"I claim India for Britain!" They're going "You can't claim us, we live here! Five hundred million of us!" "Do you have a flag...?"
There is something about Eddie Izzard that is eminently quotable: his unique, self-deprecating wit covers vast terrains of science, religion, history and epic-scale ridiculousness - he's perfect for all occasions! And this makes him a rarity, since stand-up comics seem to fall into genres depending on what they mine for laughs: they either go for the humor of daily life (like Jerry Seinfeld), politics (Jon Stewart, Lewis Black), race (Chris Rock, Russell Peters), shock (Denis Leary, George Carlin) and such like. Eddie Izzard breaks the mold by taking what would be boring bourgeoise interests - World War II, film theory, Druids - and bringing them down to the level of the absurd. Everything can and is mocked; subjects from your school Social Sciences curriculum are especially fertile territory.
Sometimes called the "Lost Python" by Monty Python members, he shares with them a sense of the ridiculous coupled with a searching intelligence. Nothing is not used as fodder in his shows. Like early Monty Python sketches, he delights in surreal set-ups - Jesus preaching to the dinosaurs, for example - and his jokes don't usually finish with punchlines, so much as they circle around ideas, reflections and bizarre images. Whatever happened to Pavlov's cat, for example?
Indeed, you have to pay attention during an Eddie Izzard show, because often he'll unexpectedly bring out earlier ideas in later moments. Of course, it's dead easy to pay attention because he is just captivating. His verbal tics - falsetto hums and remarks such as, "Uh, what was I talking about?" - lend an air of casual stream-of-consciousness, easy-going spontaneity to his stand-up. (This is somewhat staged, given his multi-venue tours.) It feels like spending time with your smart, silly, most imaginative friend.
Dress to Kill aired on HBO in 1999 and went on to win Emmy Awards and introduce Izzard to an American audience. Since then, he's become increasingly popular both in the UK and US, eventually migrating to work in films (by his account, his original passion).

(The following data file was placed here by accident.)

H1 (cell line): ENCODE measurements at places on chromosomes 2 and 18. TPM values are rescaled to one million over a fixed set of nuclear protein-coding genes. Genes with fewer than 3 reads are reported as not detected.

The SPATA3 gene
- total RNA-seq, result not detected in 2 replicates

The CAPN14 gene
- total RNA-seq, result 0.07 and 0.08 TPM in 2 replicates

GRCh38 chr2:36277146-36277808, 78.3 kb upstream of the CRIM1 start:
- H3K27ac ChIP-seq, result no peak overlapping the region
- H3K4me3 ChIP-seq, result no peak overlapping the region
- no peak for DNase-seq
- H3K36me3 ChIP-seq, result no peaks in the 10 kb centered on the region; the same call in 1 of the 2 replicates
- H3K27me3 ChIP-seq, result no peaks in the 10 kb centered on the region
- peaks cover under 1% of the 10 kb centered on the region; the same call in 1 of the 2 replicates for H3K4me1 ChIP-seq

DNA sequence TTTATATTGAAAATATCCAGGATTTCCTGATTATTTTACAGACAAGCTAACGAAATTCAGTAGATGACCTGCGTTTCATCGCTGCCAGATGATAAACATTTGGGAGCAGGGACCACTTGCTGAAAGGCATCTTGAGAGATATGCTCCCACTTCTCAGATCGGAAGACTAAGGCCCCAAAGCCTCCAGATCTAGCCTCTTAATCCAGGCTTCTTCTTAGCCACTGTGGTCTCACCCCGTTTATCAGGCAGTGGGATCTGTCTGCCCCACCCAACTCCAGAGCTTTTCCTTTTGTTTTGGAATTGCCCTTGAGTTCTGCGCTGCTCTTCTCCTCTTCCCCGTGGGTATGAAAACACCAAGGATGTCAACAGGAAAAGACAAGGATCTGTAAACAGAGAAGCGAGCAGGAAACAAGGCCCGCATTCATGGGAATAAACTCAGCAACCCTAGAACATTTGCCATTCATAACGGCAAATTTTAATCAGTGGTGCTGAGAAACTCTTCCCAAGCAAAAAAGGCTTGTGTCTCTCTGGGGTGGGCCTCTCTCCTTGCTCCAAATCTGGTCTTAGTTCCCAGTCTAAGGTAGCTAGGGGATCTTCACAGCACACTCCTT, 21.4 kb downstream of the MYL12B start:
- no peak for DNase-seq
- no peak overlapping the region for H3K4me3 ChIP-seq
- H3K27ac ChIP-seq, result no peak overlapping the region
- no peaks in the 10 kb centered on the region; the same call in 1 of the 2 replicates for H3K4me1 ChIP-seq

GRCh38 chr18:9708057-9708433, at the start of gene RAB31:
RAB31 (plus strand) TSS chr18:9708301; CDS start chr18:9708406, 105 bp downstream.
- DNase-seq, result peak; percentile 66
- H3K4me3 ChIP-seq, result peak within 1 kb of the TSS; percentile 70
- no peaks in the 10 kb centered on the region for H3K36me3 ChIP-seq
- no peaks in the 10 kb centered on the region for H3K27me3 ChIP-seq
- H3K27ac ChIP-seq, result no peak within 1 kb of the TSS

Dress to Kill - an allusion to Izzard's transvestism - is a genius tour of ancient English history, World War II, Star Wars, the Heimlich Maneuver and the Church of England. It features Izzard's most notorious joke, which comes from a meditation on religious extremism:
But you can't do that in Church of England, you can't say, "You must have tea and cake with the Vicar, or you die!" You can't have extreme points of view, you know. The Spanish Inquisition wouldn't have worked with Church of England.
"Talk! Will you talk!"
"But it hurts!"
"Well, loosen it up a bit, will you? Fine..."
‘Cause that's what it would be. "Tea and cake or death? Tea and cake or death? Tea and cake or death!" Students with beards, ( mimes demonstrating with picket signs ) "Tea and cake or death! Tea and cake or death! Little Red Cookbook! Little Red Cookbook!" ‘Cause, "Cake or death?" That's a pretty easy question. Anyone could answer that.
"Cake or death?"
"Eh, cake please."
"Cake or death?" has since become its own viral phrase - making the rounds at party conversations like a secret password. We at the PPCC became rabid fans of Izzard ever since first seeing this show in 1999, and his quotes and ideas have served us well - at least, they've lightened the most horrible moments (grad school exams) with the most delightful and slightly inappropriate soundbites ("But Jesus was a white man from Oxford!"). You may not always want to vocalize the Izzard re-run constantly going in your head (we've found it can lead to some very awkward moments indeed) - at least not without context. Hence, we bring the context to the PPCC for future Izzard references: watch this! Love it! You will! We steal all our jokes from him anyway!
Oooooh Eddie! I'm going to see him live in Toronto in May and I CANNOT WAIT.
"Do you want to get some coffee...with the President of Burundi?"
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